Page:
Alternate dual exhaust case fan idea for better silencing

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cmanley
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Alternate dual exhaust case fan idea for better silencing

Post by cmanley » Tue May 12, 2009 10:56 am

Some modern silent cases have 2 12cm exhaust fans (one at the top rear and one at the top) and a separate chamber for the PSU at the bottom. The Antec P182 is such a case.

When I think about a few factors in a silent case, this doesn't seem like an optimal combination to me. I think a better set up would be to close the top exhaust fan hole and place 2 fans in series at the top rear hole separated by at least 1cm space and ducted together (but staying clear of the CPU cooler).

These are the reasons I believe that this will make a more efficient (and therefore silent) set up:

1. Most cases resist intake airflow because of filters and small intake holes. The static pressure rating of fans becomes an increasingly important factor when air has to flow under resistance. This is an often underestimated and overseen fact.
2. The standard dual exhaust fan set up means that these fans are competing with each other. The more the intake airflow resistance the more the competition. This means a waste of rpm's and noise, and a greater chance of airflow stalling around the blades.
3. Fans in parallel can only create a maximum static pressure difference equivalent to that of a single fan.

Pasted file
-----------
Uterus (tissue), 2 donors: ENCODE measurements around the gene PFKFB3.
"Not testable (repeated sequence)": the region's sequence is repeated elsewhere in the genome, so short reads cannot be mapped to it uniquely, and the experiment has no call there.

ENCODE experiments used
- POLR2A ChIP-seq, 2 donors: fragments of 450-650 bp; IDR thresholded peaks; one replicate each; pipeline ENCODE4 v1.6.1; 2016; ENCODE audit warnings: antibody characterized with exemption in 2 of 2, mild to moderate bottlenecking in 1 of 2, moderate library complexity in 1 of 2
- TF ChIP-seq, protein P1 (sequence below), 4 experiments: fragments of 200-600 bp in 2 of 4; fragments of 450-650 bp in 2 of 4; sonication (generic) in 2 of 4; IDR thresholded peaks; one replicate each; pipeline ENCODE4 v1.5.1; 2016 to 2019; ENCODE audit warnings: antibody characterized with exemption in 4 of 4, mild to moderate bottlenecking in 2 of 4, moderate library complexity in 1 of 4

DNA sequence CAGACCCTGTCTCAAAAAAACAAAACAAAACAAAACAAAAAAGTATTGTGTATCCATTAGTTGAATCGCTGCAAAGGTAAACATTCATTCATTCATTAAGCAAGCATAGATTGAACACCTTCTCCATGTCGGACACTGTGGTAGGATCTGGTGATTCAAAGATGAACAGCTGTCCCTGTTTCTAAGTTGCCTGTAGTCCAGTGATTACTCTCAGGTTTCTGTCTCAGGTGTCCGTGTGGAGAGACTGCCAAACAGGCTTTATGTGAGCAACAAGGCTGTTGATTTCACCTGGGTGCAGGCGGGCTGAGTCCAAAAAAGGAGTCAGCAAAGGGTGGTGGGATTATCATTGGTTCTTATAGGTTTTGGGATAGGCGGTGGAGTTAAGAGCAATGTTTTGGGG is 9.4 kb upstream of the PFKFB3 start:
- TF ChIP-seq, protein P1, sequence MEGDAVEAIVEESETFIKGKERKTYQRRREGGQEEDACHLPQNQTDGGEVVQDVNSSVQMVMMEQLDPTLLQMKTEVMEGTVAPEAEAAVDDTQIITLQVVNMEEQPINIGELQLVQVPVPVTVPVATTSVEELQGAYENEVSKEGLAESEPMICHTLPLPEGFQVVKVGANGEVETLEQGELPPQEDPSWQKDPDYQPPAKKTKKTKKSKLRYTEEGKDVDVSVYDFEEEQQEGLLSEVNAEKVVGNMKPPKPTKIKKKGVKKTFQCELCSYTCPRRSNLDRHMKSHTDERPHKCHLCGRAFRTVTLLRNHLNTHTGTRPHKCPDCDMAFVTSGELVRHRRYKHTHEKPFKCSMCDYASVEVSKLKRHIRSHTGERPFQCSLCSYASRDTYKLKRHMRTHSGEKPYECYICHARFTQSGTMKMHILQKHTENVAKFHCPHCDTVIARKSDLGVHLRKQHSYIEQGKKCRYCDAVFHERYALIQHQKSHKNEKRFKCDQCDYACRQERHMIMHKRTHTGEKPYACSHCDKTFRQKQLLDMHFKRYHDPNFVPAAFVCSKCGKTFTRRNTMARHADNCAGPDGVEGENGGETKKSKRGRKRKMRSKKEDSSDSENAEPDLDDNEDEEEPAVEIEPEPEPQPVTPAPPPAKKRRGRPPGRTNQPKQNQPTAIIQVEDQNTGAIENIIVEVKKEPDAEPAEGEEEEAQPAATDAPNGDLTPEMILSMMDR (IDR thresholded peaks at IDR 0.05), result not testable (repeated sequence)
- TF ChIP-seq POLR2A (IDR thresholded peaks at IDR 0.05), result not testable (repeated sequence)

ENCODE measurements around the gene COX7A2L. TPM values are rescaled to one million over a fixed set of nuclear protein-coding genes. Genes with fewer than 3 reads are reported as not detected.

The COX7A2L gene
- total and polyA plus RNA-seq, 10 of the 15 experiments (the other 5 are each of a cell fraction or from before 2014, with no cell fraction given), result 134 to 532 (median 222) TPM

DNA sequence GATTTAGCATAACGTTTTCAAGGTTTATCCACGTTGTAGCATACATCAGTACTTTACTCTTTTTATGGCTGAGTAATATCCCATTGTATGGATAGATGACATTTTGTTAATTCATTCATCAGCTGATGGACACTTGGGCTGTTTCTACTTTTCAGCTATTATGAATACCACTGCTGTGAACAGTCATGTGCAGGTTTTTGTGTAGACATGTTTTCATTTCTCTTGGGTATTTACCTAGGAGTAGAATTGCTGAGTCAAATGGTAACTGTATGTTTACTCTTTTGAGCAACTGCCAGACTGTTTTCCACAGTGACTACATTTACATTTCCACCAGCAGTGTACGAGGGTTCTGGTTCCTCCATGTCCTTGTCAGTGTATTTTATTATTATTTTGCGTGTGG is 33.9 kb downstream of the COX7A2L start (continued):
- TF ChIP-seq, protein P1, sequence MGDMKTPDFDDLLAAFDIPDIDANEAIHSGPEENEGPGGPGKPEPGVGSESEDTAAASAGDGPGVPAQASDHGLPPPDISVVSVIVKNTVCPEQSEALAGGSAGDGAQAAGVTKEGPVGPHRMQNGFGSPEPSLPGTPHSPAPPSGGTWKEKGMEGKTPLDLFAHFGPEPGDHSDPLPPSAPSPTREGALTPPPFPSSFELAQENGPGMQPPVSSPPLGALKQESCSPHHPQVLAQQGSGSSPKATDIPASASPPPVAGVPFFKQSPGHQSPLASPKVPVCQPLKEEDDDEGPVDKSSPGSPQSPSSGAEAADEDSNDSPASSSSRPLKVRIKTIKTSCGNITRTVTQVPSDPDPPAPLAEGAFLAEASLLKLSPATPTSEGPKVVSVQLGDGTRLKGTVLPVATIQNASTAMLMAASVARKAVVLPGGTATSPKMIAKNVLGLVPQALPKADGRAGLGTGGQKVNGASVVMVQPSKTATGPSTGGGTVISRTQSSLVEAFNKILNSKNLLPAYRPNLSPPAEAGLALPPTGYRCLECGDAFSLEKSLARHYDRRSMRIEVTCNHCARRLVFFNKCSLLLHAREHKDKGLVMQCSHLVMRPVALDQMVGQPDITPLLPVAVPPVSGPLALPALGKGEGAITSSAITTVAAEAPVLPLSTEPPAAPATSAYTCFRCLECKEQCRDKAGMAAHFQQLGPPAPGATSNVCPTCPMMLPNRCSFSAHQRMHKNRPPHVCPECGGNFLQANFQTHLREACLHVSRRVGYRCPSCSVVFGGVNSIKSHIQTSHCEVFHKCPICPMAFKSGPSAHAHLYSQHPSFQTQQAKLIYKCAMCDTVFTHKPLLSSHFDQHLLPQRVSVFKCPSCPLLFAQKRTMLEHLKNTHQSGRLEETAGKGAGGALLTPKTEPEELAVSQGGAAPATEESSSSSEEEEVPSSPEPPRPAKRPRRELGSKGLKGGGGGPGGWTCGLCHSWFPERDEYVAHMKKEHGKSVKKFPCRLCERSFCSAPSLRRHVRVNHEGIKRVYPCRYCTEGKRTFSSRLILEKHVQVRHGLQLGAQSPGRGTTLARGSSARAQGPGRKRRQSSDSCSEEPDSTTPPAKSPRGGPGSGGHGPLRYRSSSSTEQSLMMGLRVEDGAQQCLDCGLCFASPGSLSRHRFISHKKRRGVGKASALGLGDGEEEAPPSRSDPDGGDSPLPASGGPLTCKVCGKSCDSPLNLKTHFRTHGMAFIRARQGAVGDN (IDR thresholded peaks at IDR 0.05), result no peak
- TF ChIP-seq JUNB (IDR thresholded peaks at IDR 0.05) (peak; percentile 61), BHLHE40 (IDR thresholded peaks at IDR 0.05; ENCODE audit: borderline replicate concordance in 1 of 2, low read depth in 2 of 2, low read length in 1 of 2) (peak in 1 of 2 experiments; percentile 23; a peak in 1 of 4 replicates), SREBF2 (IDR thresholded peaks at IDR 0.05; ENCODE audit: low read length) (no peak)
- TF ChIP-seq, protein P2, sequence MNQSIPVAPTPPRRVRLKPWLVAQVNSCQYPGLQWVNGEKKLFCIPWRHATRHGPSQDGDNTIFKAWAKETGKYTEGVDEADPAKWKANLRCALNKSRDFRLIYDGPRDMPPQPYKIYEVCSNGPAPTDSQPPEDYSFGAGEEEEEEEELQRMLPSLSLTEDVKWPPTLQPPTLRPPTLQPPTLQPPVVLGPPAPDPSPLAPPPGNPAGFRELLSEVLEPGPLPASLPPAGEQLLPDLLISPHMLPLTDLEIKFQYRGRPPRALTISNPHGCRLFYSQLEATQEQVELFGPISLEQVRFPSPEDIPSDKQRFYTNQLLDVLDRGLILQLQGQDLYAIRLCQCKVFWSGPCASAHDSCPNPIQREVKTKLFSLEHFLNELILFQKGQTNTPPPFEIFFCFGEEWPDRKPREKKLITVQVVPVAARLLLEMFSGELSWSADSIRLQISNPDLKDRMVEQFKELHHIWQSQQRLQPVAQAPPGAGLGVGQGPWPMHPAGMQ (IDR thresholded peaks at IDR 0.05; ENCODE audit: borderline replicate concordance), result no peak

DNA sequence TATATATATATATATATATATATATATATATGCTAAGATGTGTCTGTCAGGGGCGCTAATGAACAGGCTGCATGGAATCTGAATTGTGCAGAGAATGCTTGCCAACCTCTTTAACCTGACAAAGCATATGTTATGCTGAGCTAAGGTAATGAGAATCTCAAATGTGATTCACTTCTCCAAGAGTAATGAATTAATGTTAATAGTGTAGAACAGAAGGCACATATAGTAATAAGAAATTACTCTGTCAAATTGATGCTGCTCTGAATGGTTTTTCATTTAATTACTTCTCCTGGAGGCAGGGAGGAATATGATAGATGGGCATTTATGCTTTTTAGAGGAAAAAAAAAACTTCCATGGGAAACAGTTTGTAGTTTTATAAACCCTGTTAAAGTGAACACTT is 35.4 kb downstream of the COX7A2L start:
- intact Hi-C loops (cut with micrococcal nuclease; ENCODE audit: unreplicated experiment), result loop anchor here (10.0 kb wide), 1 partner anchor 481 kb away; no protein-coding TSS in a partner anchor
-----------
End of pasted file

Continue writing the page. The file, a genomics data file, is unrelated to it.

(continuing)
4. The maximum pressure difference between inside and outside of the case for fans ducted in series is that of the sum of the static pressure pressure rating of each individual fan.

I'ld like to know if anybody has tried ducting fans and what the results were.

It is important to not be misled into using certain silent fans that have a relatively good air flow rating but due to their small blade surface area a very low static pressure rating. The effective airflow will be poor with such fans mounted in the case. I believe that fans that have a large surface area (most do) and a small angle of attack are the best choice in most situations because that will prevent the relative airflow from stalling around the blades. This happens when the blades angle of incidence relative to the airflow exceeds about 15 degrees. When airflow stalls, lift drops (=efficiency) and turbulence (=woosh noise) increases suddenly.

blackworx
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Post by blackworx » Tue May 12, 2009 12:18 pm

You're right about the top/rear "competition" thing, but why replace that with 2 rear fans in series when 1 will do? I don't think static pressure brings about a need for 2 fans in series. Besides, by placing them in series you'll get all sorts of audible intermodulation effects because the 2 fans will never run at exactly the same speed.

Olle P
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Post by Olle P » Wed May 13, 2009 12:32 am

I agree with Blackworkx. If airflow restriction is a problem it's better to have the second fan directly at the intake instead.
Another good option for more airflow through restrictions is to use a more powerful fan.

With two fans working in parallel it's also better to have them either side by side or more separated to avoid the competing effect.
In my case I have three 12cm fans side by side sucking air in through the bottom, and two fans side by side evacuating it at the upper rear.

Cheers
Olle

Hypernova